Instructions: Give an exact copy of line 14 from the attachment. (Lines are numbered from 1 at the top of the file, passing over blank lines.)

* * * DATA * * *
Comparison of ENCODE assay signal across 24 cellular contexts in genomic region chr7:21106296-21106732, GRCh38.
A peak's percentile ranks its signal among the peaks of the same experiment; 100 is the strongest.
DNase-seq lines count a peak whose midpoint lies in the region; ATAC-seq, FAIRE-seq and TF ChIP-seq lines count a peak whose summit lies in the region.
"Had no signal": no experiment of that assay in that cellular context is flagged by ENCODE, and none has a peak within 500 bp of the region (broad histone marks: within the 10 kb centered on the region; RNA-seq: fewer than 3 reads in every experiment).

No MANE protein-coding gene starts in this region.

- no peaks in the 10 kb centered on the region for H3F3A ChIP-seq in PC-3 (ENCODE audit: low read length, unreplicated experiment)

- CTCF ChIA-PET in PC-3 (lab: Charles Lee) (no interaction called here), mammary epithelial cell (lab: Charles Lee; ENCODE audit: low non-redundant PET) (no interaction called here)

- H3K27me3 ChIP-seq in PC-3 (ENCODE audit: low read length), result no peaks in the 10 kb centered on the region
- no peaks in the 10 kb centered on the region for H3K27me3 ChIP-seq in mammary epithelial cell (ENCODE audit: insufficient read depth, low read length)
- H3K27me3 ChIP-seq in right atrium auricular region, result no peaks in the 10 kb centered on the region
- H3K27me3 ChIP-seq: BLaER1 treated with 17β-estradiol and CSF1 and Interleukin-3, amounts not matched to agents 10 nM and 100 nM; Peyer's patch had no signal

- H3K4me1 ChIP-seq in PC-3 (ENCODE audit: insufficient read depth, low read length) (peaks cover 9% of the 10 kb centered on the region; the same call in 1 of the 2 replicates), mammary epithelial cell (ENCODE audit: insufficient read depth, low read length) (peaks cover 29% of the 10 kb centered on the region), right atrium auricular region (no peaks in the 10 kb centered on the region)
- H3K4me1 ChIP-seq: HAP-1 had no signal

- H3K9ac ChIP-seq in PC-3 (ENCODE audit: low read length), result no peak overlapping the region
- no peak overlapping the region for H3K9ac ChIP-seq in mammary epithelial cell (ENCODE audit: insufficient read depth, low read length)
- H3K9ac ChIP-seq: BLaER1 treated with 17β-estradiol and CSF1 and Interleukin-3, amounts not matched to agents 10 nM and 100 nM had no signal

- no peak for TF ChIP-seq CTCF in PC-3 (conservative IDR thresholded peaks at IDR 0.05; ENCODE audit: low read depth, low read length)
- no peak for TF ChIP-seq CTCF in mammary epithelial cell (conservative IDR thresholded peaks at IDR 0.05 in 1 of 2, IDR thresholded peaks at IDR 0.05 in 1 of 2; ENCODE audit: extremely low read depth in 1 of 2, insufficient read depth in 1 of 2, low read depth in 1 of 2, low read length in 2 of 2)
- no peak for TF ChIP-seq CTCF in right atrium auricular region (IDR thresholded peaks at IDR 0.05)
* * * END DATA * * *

- H3K9ac ChIP-seq in PC-3 (ENCODE audit: low read length), result no peak overlapping the region